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Religious beliefs and worrying
A person's religious beliefs can have a bearing on how much they worry about certain situations, new research has suggested. Published in the Journal of Clinical Psychology, the study found those who believe in a benevolent God often have less concerns than those who think God is indifferent or punishing.
Investigators at Harvard-affiliated McLean Hospital - established in 1811 - discovered people who think the higher being they believe in is charitable tend to worry less and are more tolerant of life's uncertainties.
They noted the findings should urge mental health professionals to take a person's religious beliefs into consideration whenever determining their treatment regimes.
David Rosmarin, Assistant in Psychology at McLean Hospital, said: "Most practitioners are unprepared to conceptualise how spiritual beliefs may contribute to affective states and thus many struggle to integrate such themes into treatment in a spiritually sensitive manner."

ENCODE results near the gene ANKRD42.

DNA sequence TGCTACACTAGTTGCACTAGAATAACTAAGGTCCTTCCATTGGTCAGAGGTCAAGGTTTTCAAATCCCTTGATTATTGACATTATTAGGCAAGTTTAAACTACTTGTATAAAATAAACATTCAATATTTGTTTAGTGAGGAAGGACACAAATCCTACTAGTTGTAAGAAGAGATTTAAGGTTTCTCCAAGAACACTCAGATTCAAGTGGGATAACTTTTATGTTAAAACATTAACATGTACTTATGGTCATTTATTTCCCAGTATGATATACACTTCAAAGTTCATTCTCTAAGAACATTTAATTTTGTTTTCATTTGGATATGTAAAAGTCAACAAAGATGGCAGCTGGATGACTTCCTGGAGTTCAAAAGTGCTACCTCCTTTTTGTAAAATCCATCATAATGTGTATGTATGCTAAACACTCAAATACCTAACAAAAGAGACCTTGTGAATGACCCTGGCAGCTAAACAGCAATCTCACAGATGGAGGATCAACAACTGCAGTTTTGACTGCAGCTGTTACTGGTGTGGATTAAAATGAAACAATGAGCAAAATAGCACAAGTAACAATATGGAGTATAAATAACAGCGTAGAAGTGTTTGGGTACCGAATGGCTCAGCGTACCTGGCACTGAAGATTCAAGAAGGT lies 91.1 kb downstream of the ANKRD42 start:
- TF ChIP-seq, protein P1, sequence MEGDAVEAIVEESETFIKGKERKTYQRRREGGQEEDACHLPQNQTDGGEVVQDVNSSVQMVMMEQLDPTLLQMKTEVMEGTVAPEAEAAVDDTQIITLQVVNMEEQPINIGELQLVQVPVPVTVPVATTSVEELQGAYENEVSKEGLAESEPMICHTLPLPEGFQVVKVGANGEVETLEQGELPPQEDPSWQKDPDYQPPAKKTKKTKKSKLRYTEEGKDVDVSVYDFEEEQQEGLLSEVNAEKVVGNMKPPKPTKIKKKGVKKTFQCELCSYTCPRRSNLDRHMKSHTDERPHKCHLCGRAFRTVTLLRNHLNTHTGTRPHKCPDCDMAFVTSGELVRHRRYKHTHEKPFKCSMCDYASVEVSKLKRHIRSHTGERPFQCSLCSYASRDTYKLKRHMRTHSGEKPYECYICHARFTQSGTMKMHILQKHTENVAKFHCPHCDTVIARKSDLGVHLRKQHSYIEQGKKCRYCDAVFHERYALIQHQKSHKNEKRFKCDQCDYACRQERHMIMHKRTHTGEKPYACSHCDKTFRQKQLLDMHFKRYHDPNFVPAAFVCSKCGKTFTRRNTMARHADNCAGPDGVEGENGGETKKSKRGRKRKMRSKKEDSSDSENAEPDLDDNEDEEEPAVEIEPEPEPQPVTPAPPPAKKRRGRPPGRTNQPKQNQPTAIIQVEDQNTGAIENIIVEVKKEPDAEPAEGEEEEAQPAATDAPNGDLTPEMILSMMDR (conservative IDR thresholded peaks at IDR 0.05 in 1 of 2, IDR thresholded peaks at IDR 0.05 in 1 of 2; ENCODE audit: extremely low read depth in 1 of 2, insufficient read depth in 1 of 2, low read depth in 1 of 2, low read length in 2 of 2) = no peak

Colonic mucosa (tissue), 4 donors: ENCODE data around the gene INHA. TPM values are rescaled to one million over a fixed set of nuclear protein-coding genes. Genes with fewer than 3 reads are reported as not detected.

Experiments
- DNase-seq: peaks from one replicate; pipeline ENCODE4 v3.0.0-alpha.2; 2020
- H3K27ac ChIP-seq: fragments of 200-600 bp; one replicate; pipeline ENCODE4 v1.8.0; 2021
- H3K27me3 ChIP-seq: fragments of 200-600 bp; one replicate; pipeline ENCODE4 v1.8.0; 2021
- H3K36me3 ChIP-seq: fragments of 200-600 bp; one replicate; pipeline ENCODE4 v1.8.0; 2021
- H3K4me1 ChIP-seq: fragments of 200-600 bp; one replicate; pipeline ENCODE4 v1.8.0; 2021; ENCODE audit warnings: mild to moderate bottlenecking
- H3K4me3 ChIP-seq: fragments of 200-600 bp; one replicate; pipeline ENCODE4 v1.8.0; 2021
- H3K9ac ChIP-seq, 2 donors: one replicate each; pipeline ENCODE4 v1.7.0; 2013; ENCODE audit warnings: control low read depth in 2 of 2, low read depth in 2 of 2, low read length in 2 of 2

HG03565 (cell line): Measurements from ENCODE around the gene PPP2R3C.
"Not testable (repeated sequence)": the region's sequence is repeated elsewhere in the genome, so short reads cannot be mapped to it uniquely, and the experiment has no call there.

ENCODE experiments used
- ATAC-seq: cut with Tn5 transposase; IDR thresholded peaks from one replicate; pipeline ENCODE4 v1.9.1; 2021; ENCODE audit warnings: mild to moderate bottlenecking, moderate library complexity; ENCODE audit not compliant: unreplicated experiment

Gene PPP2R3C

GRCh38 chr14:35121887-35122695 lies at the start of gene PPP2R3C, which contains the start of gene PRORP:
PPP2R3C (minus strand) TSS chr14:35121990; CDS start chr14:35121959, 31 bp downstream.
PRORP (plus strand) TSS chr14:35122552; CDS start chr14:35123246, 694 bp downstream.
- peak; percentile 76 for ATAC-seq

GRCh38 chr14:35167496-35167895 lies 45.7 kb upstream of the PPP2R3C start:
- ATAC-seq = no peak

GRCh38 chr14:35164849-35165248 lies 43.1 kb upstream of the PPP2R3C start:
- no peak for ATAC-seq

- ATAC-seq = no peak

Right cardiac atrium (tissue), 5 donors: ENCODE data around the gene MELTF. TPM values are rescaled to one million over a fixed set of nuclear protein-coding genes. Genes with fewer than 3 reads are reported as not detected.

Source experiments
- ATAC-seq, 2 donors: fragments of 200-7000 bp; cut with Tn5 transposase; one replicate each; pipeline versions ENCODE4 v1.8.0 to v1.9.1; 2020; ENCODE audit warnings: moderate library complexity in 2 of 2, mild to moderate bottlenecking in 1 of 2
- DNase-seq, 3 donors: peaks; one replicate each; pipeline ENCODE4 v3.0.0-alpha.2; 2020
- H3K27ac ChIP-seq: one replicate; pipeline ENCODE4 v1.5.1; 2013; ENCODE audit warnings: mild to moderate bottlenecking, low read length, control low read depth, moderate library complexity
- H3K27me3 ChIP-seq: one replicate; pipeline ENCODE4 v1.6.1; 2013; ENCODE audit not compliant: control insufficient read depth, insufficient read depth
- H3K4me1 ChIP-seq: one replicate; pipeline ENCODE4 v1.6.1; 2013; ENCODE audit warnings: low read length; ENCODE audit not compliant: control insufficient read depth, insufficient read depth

The investigation consisted of two separate studies - one focusing on Christians and the other considering Jews.
Chartered Psychologist Dr Dorothy Rowe commented: "There are as many kinds of religious beliefs as there are people to hold them. For me each of these beliefs falls into one of three groups.
"First, there are the beliefs that lead the person to feel guilty, in fact to become an expert in feeling guilty. The way to turn ordinary sadness into depression is to blame yourself for the disaster that has befallen you.
"Second, there are the beliefs that lead the person to feel that he or she is superior to those who do not share these beliefs. Such beliefs are dangerous because those who hold these beliefs feel that they are entitled to punish those who do not share their beliefs.
"Third, there are the beliefs that lead the holder of these beliefs neither to feel guilty nor to want to punish those who do not share these beliefs. Rather, those who hold these beliefs are humane people who enjoy courage and optimism."